Beeston Castle

A fine scenic walk with views of two castles, one an authentic medieval fortification, the other a Victorian country house now used for weddings and conferences. Much of the walk is wooded. The walk can be extended to include the climb up to Beeston Castle (English Heritage: admission charge).

Technical sheet
No. 15882226
A Burwardsley walk posted on 15/10/21 by Walks from the Door. Update : 15/10/21
Calculated time Calculated time: 2h35[?]
Distance Distance : 7.73km
Vertical gain Vertical gain : 129m
Vertical drop Vertical drop : 137m
Highest point Highest point : 178m
Lowest point Lowest point : 62m
Easy Difficulty : Easy
Back to starting point Back to starting point : Yes
Walking Walking
Location Location : Burwardsley
Starting point Starting point : N 53.104846° / W 2.713605°
Download : -

Description

(D/A) From the entrance of the Pheasant Inn, with the pub at your back, turn left, and then left again at the crossroads (into Fowlers Bench Lane). At the next crossroads, turn left into Rock Lane. At a fork, keep right (Hill Lane), shortly afterwards passing Rock House Farm on your left. Keep straight ahead at the next junction (indicated by a Sandstone Trail sign to Bulkeley Hill).

(1) When the road becomes a track, keep straight on. The track descends under a stone archway and becomes cobbled. Beyond a barrier, at a junction of tracks turn left for a few steps to find a concealed footpath that doubles back on itself to the right before entering a field via a stile. Walk down the field to a second stile through a hedge, and cross a second field beyond to meet the road.

(2) Turn left. Just before the gatehouse to Peckforton Castle on your left, turn right to leave the road along a footpath on the opposite side. Follow this path along the field edge with views over Peckforton Mere to the right and to Peckforton Castle to the left. The dotted line on the Ordnance Survey map may suggest that the path goes across the middle of the field, but in practice, it skirts along its right-hand edge. Ignore a path that leaves via a kissing gate on the right then follow the field edge along the near side of the woodland beyond, before turning right into the wood at a stile. At the far end of the wood turn right over a stile, then immediately left, passing a pond on your left. Beyond this, head to the right of the farm buildings ahead of you. You emerge into a farm drive and then into the road on the edge of Beeston village.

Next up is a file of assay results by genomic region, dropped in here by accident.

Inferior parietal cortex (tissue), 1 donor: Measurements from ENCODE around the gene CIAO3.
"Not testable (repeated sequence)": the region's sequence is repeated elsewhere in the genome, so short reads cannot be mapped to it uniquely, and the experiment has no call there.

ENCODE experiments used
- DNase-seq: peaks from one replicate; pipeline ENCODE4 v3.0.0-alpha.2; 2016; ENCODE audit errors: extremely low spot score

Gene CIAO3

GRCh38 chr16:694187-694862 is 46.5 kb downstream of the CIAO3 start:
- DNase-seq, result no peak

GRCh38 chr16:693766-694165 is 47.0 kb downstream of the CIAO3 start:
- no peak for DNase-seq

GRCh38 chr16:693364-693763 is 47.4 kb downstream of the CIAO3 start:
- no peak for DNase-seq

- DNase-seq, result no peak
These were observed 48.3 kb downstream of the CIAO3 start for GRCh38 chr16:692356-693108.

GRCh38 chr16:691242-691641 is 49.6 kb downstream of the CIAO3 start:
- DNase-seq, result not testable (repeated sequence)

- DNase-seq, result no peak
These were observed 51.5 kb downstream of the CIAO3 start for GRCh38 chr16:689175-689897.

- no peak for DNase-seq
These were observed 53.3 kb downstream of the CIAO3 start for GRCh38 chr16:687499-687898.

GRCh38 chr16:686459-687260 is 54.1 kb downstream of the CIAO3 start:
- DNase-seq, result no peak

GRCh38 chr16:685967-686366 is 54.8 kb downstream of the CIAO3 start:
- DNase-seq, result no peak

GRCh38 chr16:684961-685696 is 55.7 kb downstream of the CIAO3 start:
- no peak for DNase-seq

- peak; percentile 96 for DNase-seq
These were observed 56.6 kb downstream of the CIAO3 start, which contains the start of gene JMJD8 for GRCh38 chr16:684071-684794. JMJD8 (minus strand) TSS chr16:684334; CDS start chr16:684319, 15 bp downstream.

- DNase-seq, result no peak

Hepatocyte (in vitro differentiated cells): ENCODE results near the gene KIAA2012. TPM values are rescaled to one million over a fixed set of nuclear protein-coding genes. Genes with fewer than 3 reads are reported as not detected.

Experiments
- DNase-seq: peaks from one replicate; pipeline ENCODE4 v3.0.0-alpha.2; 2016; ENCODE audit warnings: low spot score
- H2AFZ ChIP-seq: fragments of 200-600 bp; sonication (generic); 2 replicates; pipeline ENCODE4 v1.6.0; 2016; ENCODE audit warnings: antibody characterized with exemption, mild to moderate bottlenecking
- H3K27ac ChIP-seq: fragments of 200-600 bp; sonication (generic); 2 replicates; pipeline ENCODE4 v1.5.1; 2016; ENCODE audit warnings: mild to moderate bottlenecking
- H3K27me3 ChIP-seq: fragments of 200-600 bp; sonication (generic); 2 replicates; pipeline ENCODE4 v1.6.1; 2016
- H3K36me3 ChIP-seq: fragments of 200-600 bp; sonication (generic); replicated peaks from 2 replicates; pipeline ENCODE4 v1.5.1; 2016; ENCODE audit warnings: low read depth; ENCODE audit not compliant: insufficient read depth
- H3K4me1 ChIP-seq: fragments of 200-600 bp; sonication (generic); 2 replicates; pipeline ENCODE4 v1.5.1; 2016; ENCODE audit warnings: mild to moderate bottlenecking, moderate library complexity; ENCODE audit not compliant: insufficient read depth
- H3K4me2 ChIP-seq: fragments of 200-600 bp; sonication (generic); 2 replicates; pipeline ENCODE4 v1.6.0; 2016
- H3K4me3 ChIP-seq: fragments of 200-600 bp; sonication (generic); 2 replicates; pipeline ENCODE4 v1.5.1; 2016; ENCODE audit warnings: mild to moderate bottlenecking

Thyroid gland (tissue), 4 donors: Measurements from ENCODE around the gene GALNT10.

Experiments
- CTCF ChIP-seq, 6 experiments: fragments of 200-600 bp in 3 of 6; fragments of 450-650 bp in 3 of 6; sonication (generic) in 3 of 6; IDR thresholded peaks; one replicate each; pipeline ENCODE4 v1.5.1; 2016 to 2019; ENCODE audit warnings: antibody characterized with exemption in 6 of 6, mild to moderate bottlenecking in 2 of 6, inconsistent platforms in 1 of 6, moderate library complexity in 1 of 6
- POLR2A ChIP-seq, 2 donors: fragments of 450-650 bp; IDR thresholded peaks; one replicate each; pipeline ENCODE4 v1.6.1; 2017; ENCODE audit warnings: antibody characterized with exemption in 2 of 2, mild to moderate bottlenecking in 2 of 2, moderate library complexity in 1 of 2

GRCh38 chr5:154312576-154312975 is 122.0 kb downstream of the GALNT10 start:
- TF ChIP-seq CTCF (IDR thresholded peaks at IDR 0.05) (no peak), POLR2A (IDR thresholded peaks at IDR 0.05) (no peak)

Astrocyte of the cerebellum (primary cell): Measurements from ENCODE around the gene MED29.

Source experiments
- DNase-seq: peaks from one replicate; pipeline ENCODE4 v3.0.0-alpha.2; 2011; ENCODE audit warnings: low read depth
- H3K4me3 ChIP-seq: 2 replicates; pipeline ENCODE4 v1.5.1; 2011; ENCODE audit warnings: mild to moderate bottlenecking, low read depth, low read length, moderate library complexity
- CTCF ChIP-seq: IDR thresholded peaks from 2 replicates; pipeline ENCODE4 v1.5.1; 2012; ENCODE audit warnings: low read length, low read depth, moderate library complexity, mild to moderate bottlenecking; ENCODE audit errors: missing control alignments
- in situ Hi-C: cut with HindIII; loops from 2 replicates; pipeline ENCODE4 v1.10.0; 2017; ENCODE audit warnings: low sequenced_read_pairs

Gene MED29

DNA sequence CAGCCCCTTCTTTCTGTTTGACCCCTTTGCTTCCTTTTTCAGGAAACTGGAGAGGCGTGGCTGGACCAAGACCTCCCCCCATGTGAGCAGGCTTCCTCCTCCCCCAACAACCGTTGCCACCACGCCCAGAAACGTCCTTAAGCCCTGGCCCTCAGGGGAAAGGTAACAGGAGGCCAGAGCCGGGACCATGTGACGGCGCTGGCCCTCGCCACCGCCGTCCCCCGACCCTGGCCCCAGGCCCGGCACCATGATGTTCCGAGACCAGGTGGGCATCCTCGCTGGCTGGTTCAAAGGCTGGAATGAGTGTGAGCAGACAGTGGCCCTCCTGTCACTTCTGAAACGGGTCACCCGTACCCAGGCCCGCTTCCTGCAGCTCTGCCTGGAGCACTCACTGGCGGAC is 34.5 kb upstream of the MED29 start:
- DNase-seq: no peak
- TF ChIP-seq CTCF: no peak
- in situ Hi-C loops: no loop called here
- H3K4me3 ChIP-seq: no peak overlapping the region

(3) Turn left. Turn left at the next road junction by Beeston Old Farm (signposted Beeston Castle) and then right at a pretty black-and-white cottage. Take the next right and follow this vergeless road for a quarter of a mile past a number of cottages until you reach the entrance of Beeston Castle. Whether or not you visit the Castle itself, continue by following the Sandstone Trail behind the English Heritage café and through woodland to emerge in a road by a house.

(4) Turn left then immediately right through a kissing gate and cross the field beyond, with Peckforton Castle on the hilltop ahead of you. The path drops down to cross a stream via a footbridge then climbs some steps and continues in the same direction along a field edge on the other side. Look out for a kissing gate on the right that leads to a diagonal path across a further field.

(5) When you reach a lane at the foot of the wooded slope of the Peckforton Hills, turn right along the lane, once again following the Sandstone Trail. After passing a number of houses on your right, leave the road through a metal gate to enter the wood on your left, again indicated by a Sandstone Trail sign. Follow the trail as it climbs gradually, mostly enclosed by woodland, but sometimes with open areas and views to the right. A path crosses at right angles above a house. Beyond this path the track continues in a similar vein until the Sandstone Trail departs up the slope to the left; keep to the track, which descends between high banks to a gate. Beyond the gate follow the metalled lane beyond, with a series of cottages on the left and some final views to the right, until you reach the Pheasant Inn.(D/A)

Waypoints :
D/A : km 0 - alt. 133m - Pheasant Inn
1 : km 0.58 - alt. 171m - Track
2 : km 1.93 - alt. 92m - Stone House Lane
3 : km 3.67 - alt. 75m - Moss Lane
4 : km 4.64 - alt. 76m - Tattenhall Lane
5 : km 5.35 - alt. 89m - Horsley Lane
D/A : km 7.73 - alt. 133m - Pheasant Inn

Useful Information

No major difficulties but may be muddy in parts.

Visorando and this author cannot be held responsible in the case of accidents or problems occuring on this walk.

During the walk or to do/see around

Beeston Castle was built in the 1220s by Ranulf, Earl of Chester, on a rocky sandstone crag 250m above the surrounding Cheshire Plain. It’s well, over 100m deep, is one of the deepest in any English castle and is said to contain treasure hidden by Richard II.

Peckforton Castle is a mansion built in the style of a medieval castle by John Tollemache, a local landowner and MP, between 1844 and 1850. It is now used as a hotel and wedding venue.

Peckforton Mere is passed on a footpath from the gatehouse to Peckforton Castle.

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